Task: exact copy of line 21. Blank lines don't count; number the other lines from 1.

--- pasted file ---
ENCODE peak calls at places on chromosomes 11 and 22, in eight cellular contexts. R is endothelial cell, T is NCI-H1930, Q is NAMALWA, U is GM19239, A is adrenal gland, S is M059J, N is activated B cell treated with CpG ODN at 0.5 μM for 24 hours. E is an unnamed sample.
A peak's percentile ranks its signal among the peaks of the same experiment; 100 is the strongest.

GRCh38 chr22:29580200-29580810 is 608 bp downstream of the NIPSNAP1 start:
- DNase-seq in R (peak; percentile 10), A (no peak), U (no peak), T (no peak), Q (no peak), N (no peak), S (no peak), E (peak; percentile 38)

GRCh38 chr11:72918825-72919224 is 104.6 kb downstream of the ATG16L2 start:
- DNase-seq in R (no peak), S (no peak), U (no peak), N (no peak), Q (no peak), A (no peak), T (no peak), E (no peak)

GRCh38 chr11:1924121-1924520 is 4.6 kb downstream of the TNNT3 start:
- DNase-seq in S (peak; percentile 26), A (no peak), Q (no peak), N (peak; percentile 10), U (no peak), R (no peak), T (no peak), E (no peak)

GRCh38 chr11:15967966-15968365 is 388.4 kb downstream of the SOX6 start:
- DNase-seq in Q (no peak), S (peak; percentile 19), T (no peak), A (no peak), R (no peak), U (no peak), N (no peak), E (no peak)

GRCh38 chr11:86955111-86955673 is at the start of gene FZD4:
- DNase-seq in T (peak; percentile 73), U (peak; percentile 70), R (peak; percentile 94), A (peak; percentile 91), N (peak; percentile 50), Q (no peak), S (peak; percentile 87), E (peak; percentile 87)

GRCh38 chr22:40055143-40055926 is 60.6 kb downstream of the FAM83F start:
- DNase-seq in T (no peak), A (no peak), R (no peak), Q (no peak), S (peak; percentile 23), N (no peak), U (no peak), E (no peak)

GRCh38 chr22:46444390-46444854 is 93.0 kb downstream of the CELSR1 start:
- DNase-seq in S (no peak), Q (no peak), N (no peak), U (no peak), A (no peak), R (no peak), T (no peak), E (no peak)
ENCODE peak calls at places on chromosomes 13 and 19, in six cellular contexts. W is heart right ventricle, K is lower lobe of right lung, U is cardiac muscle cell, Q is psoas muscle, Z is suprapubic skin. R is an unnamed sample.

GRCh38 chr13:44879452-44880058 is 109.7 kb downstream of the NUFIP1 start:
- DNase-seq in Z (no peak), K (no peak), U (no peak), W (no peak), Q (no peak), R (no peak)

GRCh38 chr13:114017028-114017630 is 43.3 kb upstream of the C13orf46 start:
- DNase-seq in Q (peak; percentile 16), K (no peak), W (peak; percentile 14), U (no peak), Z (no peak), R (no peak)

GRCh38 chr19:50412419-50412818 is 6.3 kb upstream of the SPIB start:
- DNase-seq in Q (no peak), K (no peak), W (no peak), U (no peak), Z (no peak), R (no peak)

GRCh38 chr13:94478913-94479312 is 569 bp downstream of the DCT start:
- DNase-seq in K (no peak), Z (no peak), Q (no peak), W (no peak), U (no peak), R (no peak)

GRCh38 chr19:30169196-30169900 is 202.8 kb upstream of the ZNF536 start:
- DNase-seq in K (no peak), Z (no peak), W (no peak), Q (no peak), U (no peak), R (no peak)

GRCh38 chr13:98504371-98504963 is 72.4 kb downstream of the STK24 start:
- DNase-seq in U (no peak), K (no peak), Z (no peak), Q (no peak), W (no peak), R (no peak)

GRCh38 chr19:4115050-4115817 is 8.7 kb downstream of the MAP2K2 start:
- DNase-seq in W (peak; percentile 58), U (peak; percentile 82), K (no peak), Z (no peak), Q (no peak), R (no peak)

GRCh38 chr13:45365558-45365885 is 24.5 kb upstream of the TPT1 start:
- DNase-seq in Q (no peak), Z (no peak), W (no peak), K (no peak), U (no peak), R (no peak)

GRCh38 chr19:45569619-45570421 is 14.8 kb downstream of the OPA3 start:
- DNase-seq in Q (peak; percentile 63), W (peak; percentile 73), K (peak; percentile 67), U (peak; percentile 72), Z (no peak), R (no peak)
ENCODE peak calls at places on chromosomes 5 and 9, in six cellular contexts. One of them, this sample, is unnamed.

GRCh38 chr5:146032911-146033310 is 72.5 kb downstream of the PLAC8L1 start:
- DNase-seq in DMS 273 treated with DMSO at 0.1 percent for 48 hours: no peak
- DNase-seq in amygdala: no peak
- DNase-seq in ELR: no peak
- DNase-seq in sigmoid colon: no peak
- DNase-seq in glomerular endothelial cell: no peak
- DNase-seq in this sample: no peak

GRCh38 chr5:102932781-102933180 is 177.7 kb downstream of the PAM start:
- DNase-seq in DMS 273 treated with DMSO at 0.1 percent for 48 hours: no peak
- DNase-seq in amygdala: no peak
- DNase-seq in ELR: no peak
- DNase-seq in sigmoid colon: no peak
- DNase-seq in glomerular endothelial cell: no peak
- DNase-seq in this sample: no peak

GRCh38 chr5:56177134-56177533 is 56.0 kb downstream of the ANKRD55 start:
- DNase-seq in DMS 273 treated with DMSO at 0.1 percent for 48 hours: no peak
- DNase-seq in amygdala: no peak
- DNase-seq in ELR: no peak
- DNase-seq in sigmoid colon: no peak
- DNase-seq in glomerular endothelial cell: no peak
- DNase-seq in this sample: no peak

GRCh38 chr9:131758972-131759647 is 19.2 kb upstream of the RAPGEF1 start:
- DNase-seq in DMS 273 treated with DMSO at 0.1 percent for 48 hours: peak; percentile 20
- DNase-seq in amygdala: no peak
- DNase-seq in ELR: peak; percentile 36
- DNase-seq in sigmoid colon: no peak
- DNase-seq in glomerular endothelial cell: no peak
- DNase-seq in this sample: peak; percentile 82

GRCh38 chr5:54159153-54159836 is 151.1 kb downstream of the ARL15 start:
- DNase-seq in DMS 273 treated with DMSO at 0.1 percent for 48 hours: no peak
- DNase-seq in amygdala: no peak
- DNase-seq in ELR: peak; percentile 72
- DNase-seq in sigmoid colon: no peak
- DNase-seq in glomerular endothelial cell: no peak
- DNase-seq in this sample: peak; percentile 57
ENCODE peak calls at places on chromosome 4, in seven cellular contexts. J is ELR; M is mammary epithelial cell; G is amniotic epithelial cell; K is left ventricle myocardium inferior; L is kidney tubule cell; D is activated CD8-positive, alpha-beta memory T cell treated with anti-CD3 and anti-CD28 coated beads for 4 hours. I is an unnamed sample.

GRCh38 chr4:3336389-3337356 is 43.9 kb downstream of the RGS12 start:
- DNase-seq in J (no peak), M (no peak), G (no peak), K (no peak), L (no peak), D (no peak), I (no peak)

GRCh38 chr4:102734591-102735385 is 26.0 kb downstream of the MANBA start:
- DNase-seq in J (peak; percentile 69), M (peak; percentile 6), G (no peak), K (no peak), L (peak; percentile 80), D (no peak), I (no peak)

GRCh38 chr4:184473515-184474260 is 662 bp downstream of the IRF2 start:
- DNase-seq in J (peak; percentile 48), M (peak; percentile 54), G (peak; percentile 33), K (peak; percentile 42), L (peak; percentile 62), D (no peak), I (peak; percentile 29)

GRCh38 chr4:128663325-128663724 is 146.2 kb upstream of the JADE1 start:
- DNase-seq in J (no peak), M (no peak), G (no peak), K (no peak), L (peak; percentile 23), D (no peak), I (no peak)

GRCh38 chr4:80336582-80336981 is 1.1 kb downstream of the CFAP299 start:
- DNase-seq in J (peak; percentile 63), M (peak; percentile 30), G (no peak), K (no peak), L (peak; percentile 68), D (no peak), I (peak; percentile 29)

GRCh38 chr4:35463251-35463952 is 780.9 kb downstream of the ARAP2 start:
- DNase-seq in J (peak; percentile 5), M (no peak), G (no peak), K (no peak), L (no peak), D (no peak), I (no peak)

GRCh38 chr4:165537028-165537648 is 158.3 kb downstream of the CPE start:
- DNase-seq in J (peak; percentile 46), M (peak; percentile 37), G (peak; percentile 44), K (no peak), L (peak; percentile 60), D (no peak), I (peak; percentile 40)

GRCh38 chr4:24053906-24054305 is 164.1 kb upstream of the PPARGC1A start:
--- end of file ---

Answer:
- DNase-seq in Q (peak; percentile 16), K (no peak), W (peak; percentile 14), U (no peak), Z (no peak), R (no peak)